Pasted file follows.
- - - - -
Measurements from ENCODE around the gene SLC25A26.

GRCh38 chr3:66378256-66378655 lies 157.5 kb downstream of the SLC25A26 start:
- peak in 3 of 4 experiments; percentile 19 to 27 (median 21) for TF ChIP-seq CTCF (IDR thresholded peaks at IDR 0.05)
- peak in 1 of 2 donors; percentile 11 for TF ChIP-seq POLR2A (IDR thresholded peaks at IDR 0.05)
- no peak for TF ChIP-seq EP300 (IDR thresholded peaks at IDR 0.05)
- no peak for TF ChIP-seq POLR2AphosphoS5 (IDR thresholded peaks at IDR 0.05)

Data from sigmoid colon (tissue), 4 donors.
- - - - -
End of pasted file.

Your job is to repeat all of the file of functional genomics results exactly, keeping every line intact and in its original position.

Measurements from ENCODE around the gene SLC25A26.

GRCh38 chr3:66378256-66378655 lies 157.5 kb downstream of the SLC25A26 start:
- peak in 3 of 4 experiments; percentile 19 to 27 (median 21) for TF ChIP-seq CTCF (IDR thresholded peaks at IDR 0.05)
- peak in 1 of 2 donors; percentile 11 for TF ChIP-seq POLR2A (IDR thresholded peaks at IDR 0.05)
- no peak for TF ChIP-seq EP300 (IDR thresholded peaks at IDR 0.05)
- no peak for TF ChIP-seq POLR2AphosphoS5 (IDR thresholded peaks at IDR 0.05)

Data from sigmoid colon (tissue), 4 donors.